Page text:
1. Improving coordination between organisations:

To resolve the key issues that arise during payment processing, there is a need for increased coordination between the organisations involved in the backend processing of DBT payments (such as the National Payments Corporation of India (NPCI), Reserve Bank of India (RBI), and beneficiaries’ banks (typically commercial/postal banks), the respective scheme’s implementing government department, etc.). For instance, while notifications from the Ministry of Finance have instructed banks to eliminate 12 types of errors in DBT payments, these errors persist. We seek to understand the information flows across these entities to suggest how streamlining communication may allow them to work in tandem to improve the system.

We recommend the creation of a common Grievance Redress Cell for all DBT schemes across tiers: State, District and Block. Ideally, appointees for a state-level cell should belong to all agencies involved in the DBT system – the relevant Ministry/Department/Implementing Agency, Ministry of Finance, NPCI, UIDAI, and State Level Banker’s Committee (SLBC) Convenor Banks and Lead Banks.

    1. Facilitating transparency by improving channels of communication
    2. 2.1

Communications between NPCI and the General Public:

a.Publication of DBT transaction failure data:

    We understand that DBT payment files already contain status responses (success/failure) and the root cause for any failure. Further, the Standard Operating Procedure for Aadhaar Payments Bridge prescribes that member banks should conduct a return analysis to analyse the root cause for DBT returns. The regular publication of such transaction failure data would facilitate greater transparency and improvements in the system over time.

A suggested template for such reports may include fields for location type (urban/rural), scheme, transaction volume, the root cause for payment failure, etc.

b.Publication of grievances related to payments:

    Typically, grievances about the payments system are collected by banks. The collation and analysis of such grievances relevant to DBT payments particularly could prove beneficial in identifying pain points in backend processing.

We are keen to explore the potential for the NPCI to aggregate such grievance data for further analysis and to also publish said data publicly. Further, we see considerable potential in creating feedback loops by leveraging grievance and failure data to improve system performance and reduce the prevalence of errors.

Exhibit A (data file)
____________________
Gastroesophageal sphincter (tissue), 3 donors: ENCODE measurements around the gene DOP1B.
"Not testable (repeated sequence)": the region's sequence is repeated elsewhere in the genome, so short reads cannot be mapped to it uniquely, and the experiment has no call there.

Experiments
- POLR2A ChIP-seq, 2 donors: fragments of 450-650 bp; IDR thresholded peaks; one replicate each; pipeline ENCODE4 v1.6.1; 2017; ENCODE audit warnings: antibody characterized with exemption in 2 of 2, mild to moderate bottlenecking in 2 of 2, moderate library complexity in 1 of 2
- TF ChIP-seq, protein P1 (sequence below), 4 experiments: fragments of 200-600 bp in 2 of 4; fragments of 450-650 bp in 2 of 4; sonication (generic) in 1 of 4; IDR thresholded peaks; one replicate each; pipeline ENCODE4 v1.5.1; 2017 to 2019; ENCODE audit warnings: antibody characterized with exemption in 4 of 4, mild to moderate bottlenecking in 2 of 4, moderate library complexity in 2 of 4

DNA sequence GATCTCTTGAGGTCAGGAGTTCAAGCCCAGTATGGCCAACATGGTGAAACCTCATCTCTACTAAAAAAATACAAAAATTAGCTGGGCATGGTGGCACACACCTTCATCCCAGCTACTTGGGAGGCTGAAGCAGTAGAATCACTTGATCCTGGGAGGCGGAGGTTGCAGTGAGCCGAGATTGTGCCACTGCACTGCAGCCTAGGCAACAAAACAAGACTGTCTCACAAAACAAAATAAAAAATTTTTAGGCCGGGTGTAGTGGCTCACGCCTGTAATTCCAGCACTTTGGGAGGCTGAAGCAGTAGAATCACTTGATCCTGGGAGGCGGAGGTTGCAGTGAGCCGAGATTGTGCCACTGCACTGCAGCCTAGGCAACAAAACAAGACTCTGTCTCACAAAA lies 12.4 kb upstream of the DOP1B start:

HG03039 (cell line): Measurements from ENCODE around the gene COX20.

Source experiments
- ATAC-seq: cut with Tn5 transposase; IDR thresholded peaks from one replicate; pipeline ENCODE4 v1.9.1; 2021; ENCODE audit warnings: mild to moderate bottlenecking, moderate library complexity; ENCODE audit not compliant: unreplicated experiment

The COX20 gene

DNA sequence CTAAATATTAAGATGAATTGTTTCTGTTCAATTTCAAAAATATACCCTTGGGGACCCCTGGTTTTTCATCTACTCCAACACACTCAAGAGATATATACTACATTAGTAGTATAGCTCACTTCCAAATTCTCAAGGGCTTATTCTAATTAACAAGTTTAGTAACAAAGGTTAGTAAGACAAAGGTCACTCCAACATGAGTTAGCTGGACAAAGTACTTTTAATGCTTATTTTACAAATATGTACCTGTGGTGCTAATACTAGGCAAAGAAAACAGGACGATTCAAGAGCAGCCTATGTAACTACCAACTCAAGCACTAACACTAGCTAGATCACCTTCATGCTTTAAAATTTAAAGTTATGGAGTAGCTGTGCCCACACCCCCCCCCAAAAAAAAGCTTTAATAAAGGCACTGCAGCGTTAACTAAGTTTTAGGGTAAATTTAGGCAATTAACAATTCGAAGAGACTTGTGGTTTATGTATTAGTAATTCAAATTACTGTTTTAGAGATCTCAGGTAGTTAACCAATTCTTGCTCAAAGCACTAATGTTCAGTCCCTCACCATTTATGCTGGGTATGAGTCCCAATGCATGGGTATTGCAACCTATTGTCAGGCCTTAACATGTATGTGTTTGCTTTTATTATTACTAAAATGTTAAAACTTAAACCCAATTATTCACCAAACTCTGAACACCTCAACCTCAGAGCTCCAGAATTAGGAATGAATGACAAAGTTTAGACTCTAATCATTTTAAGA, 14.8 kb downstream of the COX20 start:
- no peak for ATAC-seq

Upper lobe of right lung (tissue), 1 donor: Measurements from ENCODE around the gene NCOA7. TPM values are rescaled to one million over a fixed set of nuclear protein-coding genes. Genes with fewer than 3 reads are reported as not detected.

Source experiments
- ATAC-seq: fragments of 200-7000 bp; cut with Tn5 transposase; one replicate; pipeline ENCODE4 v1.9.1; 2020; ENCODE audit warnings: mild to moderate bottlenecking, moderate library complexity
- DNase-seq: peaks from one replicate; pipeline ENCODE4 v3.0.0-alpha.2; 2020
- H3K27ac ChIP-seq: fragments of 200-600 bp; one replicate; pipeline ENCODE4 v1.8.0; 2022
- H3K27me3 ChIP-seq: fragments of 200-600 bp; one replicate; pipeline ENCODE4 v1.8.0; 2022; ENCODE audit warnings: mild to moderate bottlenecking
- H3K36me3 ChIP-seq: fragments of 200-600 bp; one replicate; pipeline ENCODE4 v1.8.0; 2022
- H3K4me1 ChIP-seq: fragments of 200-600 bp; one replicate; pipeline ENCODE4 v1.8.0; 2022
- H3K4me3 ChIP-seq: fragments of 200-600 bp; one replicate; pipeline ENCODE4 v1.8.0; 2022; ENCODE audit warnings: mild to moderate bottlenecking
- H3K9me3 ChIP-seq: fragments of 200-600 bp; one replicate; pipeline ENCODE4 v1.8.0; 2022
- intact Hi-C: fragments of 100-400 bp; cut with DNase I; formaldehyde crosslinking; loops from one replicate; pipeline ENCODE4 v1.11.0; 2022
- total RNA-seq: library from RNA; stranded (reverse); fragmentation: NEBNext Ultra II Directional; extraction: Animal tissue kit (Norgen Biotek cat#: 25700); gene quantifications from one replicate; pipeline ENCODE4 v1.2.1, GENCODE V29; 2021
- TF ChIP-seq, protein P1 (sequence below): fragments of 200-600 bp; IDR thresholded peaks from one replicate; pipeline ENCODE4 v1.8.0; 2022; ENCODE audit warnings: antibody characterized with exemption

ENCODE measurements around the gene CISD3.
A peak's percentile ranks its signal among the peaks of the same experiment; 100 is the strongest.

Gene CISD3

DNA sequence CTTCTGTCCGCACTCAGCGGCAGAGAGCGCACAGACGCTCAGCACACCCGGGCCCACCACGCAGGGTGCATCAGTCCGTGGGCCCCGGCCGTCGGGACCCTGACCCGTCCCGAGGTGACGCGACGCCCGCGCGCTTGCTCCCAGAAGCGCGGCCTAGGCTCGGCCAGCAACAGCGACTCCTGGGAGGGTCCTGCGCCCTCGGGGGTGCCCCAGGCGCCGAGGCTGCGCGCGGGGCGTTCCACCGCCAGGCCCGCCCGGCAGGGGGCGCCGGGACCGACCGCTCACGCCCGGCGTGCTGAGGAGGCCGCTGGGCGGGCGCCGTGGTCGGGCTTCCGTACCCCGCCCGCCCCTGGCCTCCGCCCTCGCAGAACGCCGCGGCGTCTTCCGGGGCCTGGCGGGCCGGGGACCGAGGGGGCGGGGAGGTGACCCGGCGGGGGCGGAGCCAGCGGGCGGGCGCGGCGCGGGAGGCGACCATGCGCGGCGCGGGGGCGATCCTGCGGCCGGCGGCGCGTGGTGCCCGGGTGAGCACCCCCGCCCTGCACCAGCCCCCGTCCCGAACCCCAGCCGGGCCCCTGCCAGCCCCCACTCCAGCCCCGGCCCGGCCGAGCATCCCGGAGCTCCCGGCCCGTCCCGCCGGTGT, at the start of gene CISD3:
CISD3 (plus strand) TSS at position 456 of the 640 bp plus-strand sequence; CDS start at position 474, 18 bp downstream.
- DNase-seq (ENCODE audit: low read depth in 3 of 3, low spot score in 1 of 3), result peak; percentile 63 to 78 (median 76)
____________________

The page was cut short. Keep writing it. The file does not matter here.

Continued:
2.2 Communications between NPCI and Beneficiaries:

c. Communicating root causes of transaction failures:

    Our research reveals that citizens are often unaware of why their benefits are not credited to their accounts. Even for schemes such as PM Kisan, where the facility of a dashboard containing these details is available, a lack of awareness persists. Overall, beneficiaries do not have a clear picture regarding the backend of DBT payments. As a result, they cannot take necessary actions to correct issues hindering their payments.

Live tracking of the application and the specific reason for pendency/rejection must be added to the beneficiary’s online record across schemes. Beneficiary records should also include the next step the beneficiary can follow to resolve the issue.

d. Enabling citizens to check Aadhaar seeding status:

Our research reveals that citizens may be unaware of the status of their Aadhaar number being seeded in the NPCI mapper, which leads to some difficulty in resolving the issue itself. A March 2013 circular issued by NPCI clarifies the presence of an ‘Aadhaar Lookup Feature’ on the NACH system, which permits banks to know the status of an individual’s Aadhaar mapping in the NACH system.

Encourage banks to use the Aadhaar Lookup Feature to convey Aadhaar seeding status to citizens upon request. This will increase transparency in the system and facilitate easy resolution of issues.


[1] This district has been chosen for illustrative purposes only.

[2] Error categories are obtained through the data scraping exercise.

Cite this blog:


Narayan, A. (2022). Payment Failures in Direct Benefit Transfers . Retrieved from Dvara Research.


Narayan, Aishwarya. Payment Failures in Direct Benefit Transfers . 2022.


Narayan, Aishwarya. 2022. Payment Failures in Direct Benefit Transfers .